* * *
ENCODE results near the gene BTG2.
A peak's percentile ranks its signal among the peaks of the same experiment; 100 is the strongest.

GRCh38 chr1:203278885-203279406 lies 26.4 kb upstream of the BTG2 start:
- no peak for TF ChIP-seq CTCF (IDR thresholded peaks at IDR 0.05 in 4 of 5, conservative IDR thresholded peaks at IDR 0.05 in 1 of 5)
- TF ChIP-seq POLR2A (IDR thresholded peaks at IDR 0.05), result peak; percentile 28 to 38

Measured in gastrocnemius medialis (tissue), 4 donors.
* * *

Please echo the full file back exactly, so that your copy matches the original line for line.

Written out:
ENCODE results near the gene BTG2.
A peak's percentile ranks its signal among the peaks of the same experiment; 100 is the strongest.

GRCh38 chr1:203278885-203279406 lies 26.4 kb upstream of the BTG2 start:
- no peak for TF ChIP-seq CTCF (IDR thresholded peaks at IDR 0.05 in 4 of 5, conservative IDR thresholded peaks at IDR 0.05 in 1 of 5)
- TF ChIP-seq POLR2A (IDR thresholded peaks at IDR 0.05), result peak; percentile 28 to 38

Measured in gastrocnemius medialis (tissue), 4 donors.